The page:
an:01161515
Zbl 0917.32019
Kobayashi, Shoshichi
Hyperbolic complex spaces
EN
Grundlehren der Mathematischen Wissenschaften. 318. Berlin: Springer. xiii, 471 p. (1998).
00419563
1998
b
32Q45 32F45 32-02 53-02 32C15 53C60
intrinsic distances; hyperbolic complex spaces; holomorphic maps
A Riemann surface is called hyperbolic if its universal covering is the unit disc \(D\) with a natural metric of constant curvature \(-1\). An extension of the notion of hyperbolicity to complex spaces, of any dimension ought to be such that the hyperbolic case is the generic case.
Kobayashi's approach starts with intrinsic pseudo-distances. The Carath??odory pseudo-distance of two points \(p,q\) of a complex space \(X\) reads
\[
c(p,q)= \sup\rho \bigl(f(p), f(q)\bigr),
\]
where the supremum is taken over all holomorphic maps \(f\): \(X\to D\) and \(\rho\) denotes the Poincar?? distance in \(D\). Carath??odory introduced this \(c\) in 1926 for a domain in \(\mathbb{C}^n\). Kobayashi in 1967 defined another pseudo-distance \(d\) which is in a sense dual to \(c\), namely a supremum is taken over all holomorphic maps \(f\): \(D\to X\). More precisely, \(d\) is the largest pseudo-distance such that all holomorphic maps \(f\): \((D,\rho)\to(X,d)\) are distance-decreasing. This is motivated by Ahlfors' generalization of the Schwarz lemma. Now a complex space \(X\) is called hyperbolic if its Kobayashi pseudo-distance \(d\) is actually a distance.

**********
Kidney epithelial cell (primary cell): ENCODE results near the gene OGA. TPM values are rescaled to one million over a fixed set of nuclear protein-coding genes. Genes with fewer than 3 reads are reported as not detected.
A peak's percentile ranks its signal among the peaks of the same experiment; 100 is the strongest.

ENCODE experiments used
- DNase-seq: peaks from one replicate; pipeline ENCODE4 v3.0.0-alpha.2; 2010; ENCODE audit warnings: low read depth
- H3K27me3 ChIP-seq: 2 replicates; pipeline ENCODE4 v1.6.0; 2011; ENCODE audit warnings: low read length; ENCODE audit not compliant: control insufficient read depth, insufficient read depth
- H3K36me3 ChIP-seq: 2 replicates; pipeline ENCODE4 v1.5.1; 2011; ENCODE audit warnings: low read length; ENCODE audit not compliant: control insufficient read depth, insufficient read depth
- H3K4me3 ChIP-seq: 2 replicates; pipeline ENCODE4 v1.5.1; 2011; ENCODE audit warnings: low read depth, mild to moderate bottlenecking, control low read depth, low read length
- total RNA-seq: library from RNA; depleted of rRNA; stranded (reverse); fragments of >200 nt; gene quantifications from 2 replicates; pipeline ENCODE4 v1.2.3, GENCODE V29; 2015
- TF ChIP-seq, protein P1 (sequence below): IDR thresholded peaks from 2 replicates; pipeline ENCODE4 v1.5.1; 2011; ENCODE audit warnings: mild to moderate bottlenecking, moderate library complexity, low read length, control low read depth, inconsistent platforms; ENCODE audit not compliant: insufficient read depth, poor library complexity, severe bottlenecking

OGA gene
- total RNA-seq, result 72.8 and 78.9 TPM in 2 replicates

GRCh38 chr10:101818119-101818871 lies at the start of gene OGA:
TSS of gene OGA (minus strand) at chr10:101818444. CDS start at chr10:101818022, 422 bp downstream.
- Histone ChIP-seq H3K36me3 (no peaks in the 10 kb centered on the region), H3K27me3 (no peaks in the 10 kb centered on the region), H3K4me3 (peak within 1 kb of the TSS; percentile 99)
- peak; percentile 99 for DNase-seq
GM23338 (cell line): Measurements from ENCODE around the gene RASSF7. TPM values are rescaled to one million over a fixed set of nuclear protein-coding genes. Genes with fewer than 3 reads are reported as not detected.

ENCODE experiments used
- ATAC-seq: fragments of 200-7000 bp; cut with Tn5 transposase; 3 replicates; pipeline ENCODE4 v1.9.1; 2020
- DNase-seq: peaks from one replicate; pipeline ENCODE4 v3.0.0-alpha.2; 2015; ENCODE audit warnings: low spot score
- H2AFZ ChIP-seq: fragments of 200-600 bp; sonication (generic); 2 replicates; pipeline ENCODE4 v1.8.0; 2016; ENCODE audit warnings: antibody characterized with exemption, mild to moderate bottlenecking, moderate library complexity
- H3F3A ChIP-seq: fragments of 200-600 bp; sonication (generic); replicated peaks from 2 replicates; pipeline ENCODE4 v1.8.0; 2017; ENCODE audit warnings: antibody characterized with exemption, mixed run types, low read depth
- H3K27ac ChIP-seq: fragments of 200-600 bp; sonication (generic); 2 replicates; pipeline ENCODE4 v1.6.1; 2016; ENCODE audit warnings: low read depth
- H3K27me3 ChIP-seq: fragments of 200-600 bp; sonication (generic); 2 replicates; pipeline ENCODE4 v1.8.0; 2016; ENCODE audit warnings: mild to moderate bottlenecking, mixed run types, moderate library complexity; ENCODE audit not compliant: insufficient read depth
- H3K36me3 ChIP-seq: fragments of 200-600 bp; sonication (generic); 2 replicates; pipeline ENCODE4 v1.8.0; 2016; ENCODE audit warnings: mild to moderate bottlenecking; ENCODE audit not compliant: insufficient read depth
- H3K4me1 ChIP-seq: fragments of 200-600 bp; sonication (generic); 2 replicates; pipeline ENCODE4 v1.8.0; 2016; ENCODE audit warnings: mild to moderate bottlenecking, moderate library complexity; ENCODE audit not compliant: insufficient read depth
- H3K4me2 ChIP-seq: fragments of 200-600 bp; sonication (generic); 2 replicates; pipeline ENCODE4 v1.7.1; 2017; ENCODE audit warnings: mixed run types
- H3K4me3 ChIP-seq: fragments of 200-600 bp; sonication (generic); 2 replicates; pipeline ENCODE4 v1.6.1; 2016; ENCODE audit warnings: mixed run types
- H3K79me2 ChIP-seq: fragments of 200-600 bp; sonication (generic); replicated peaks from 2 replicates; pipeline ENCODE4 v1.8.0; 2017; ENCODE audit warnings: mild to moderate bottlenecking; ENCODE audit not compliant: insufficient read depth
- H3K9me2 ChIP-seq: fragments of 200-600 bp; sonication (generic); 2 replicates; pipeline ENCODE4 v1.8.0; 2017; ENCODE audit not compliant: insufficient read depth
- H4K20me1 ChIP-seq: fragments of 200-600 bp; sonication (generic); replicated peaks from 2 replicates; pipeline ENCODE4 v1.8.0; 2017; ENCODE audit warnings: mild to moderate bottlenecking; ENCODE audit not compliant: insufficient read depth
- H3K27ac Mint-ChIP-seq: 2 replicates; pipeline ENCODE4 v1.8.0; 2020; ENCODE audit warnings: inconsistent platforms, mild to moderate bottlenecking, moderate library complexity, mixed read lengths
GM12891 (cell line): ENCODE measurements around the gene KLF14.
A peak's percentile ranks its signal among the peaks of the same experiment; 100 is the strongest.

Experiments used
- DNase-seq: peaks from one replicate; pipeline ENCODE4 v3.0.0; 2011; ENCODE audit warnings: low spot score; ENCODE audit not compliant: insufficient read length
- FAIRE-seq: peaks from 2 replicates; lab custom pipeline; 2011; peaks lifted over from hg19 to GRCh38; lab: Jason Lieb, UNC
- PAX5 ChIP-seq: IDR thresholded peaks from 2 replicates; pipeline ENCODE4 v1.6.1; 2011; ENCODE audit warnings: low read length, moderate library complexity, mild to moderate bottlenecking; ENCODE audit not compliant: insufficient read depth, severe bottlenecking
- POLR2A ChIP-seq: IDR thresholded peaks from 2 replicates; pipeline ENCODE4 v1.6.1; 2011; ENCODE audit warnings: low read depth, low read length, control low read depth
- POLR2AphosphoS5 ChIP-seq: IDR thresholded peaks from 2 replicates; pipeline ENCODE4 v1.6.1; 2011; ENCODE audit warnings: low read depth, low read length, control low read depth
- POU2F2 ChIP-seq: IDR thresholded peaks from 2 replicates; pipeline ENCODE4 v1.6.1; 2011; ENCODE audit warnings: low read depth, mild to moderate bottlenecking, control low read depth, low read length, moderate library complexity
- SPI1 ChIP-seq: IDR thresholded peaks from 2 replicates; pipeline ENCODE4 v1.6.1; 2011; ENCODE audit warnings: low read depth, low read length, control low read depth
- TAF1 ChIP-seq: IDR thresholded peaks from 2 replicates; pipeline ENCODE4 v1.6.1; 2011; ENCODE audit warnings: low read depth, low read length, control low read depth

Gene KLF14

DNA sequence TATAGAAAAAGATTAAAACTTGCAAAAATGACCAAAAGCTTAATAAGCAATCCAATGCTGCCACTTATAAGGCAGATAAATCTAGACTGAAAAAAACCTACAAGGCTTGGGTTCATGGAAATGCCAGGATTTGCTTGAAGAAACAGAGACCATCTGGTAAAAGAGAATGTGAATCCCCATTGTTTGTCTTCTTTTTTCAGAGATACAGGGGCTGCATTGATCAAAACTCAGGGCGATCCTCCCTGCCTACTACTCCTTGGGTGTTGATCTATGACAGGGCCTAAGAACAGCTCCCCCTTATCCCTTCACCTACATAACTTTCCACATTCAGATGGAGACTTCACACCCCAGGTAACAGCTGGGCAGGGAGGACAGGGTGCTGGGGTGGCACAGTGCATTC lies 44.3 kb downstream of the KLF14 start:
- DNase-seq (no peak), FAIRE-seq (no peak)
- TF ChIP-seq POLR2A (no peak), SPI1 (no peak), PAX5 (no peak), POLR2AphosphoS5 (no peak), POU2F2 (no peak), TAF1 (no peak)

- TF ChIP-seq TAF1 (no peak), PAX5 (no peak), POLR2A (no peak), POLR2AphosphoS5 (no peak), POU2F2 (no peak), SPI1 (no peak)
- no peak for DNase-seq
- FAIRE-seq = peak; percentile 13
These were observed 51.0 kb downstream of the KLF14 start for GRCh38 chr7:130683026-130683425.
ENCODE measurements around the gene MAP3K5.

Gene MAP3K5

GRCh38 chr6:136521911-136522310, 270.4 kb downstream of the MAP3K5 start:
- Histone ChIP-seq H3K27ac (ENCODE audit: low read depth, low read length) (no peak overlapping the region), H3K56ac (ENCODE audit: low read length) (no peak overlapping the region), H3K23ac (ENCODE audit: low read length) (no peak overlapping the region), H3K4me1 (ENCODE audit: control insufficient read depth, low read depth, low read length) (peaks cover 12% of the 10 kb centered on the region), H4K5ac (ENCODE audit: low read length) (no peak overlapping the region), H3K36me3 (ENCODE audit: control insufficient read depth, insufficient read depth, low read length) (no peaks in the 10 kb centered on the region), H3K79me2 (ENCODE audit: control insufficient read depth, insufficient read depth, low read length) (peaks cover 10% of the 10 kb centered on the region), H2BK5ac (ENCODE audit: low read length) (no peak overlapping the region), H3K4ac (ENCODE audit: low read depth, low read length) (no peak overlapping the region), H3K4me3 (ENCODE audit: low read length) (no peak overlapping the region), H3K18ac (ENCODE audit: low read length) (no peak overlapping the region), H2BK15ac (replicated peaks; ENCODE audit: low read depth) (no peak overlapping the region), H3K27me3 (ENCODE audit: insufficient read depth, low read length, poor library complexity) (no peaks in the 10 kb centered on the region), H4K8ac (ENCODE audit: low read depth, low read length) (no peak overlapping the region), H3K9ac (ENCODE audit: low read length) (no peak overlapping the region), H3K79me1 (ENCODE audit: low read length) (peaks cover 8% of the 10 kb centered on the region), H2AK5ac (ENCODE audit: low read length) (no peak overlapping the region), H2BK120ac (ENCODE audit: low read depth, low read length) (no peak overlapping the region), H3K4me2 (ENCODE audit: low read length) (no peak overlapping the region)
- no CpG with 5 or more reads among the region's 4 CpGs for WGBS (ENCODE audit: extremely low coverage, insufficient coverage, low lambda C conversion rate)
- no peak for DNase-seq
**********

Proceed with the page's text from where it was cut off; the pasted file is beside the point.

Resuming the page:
The concept proved to be very fruitful. In the three decades since 1967 the subject of hyperbolic complex spaces has grown to a big industry with numerous articles and several books, including a little monograph (1970) and a long survey article (1976) by Kobayashi himself. The present book, which soon advances to a standard reading in complex geometry, gives a comprehensive account on intrinsic distances, hyperbolic complex spaces, and holomorphic maps between such spaces. The methods are mainly differential-geometric ones.
The eight chapters are headlined as follows. 1. Distance geometry. 2. Schwarz Lemma and negative curvature. 3. Intrinsic distances. 4. Intrinsic distances for domains. 5. Holomorphic maps into hyperbolic spaces. 6. Extension and finiteness theorems. 7. Manifolds of general type. 8. Value distributions.
The first two chapters provide needed facts of metric space theory and complex function theory. Chapter 3 is the core of the book; it develops the fundamental concepts. The other chapters discuss several topics which are connected with hyperbolicity, hyperbolic imbedding etc. The reference list with more than 600 entries is in its completeness of greatest value for all researchers in the field.
R.Schimming (Greifswald)